The XrmDataContext utilizes an underlying query provider to translate LINQ queries from C# syntax into the query API that the CRM can read natively. Further details on the LINQ framework can be found here. The query provider abstracts much of the CRM SDK specific query API under a more familar C# syntax; however, the querying capability of the query provider is limited to the functionality provided by the CRM query service. This article tries to point out the areas where the standard LINQ to Objects capabilities may run into problems when applied to the CRM LINQ provider.

Sample Queries

To get an idea of what the typical CRM LINQ queries look like, here is a sampling of some common data retrieval scenarios.

var xrm = new XrmDataContext();

// a basic query to retrieve all contacts
var contactsWithSelect =
	from contact in xrm.Contacts
	select contact;

// which is just an extended form of
var contacts = xrm.Contacts;

// output the results
foreach (var contact in contacts)
{
	Console.WriteLine(contact.FullName);
}

The next sample adds a "where" clause filter and returns a single result.

// find a contact by username
var namedContact = (
	from contact in xrm.Contacts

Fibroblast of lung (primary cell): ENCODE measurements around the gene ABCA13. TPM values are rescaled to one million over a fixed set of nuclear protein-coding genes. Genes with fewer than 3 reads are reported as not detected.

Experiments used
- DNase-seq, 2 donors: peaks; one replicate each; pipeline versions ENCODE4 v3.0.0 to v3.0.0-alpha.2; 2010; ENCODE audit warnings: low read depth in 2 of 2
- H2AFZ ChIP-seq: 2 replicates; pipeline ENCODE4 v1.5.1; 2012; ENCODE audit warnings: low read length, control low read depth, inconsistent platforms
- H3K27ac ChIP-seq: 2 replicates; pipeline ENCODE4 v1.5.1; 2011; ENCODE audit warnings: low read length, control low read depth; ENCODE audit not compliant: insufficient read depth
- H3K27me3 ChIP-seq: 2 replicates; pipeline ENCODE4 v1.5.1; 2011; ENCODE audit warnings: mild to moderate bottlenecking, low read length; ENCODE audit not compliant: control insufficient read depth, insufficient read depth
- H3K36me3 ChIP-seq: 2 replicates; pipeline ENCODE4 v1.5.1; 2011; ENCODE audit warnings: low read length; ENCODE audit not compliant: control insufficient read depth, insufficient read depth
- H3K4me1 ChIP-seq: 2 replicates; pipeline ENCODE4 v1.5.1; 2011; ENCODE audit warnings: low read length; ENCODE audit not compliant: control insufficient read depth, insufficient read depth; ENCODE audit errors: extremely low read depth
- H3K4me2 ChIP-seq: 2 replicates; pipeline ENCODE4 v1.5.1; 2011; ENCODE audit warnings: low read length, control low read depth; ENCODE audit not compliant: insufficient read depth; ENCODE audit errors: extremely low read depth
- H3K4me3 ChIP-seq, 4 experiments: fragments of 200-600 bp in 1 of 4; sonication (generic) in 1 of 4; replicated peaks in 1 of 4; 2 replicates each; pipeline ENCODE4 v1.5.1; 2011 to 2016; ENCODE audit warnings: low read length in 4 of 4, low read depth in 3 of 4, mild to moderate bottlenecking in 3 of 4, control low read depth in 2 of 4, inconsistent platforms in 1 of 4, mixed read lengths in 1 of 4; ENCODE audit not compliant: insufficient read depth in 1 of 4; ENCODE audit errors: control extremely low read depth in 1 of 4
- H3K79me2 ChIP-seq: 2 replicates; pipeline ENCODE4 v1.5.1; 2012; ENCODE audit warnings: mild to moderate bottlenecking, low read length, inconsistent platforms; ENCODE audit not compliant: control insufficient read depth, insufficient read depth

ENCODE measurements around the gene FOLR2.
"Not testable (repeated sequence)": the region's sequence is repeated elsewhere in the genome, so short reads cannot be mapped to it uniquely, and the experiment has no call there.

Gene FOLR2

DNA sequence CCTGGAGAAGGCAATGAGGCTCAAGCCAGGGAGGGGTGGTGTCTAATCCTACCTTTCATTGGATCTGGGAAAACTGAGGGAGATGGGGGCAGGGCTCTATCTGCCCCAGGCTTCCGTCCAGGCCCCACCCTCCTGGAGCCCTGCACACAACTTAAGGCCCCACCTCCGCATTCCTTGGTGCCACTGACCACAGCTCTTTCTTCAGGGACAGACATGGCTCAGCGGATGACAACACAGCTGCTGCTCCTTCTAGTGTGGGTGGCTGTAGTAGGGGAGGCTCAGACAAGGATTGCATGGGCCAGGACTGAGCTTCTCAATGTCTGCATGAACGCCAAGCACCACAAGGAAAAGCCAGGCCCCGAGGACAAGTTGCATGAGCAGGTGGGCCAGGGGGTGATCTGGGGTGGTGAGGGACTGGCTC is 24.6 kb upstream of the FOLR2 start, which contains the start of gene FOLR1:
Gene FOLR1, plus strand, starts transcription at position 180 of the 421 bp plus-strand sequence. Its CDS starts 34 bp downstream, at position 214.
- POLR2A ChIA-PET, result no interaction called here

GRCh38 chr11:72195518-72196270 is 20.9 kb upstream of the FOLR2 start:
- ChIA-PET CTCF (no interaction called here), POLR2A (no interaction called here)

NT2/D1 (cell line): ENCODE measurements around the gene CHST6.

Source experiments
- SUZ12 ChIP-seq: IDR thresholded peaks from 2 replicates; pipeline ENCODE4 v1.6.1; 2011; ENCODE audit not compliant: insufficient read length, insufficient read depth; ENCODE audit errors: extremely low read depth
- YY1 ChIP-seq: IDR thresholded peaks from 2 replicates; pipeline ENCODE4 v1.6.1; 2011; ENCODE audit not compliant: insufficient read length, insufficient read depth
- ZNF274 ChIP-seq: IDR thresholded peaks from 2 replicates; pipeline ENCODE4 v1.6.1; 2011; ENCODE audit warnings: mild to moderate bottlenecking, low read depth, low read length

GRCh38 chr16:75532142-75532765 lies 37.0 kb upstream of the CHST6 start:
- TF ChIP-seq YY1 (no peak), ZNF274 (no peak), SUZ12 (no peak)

where contact.Username == "someuser"
	select contact).Single();

// equivelent query using an inline expression
var namedContact2 = xrm.Contacts.Where(c => c.Username == "someuser").Single();

Console.WriteLine(namedContact.Username);

A basic join can be done between two entities with a where clause added against either or both entities.

// find the contacts that have an associated parent customer
var contacts =
	from contact in xrm.Contacts
	join parentCustomer in xrm.Accounts
		on contact.ParentCustomerAccountID equals parentCustomer.AccountID
	where parentCustomer.AccountName == "someCustomer"
	select contact;

foreach (var contactWithParentCustomer in contacts)
{
	Console.WriteLine(contactWithParentCustomer.Username);
}

A many-to-many relationship requires a more complex query that involves joining a relationship entity between the two entities.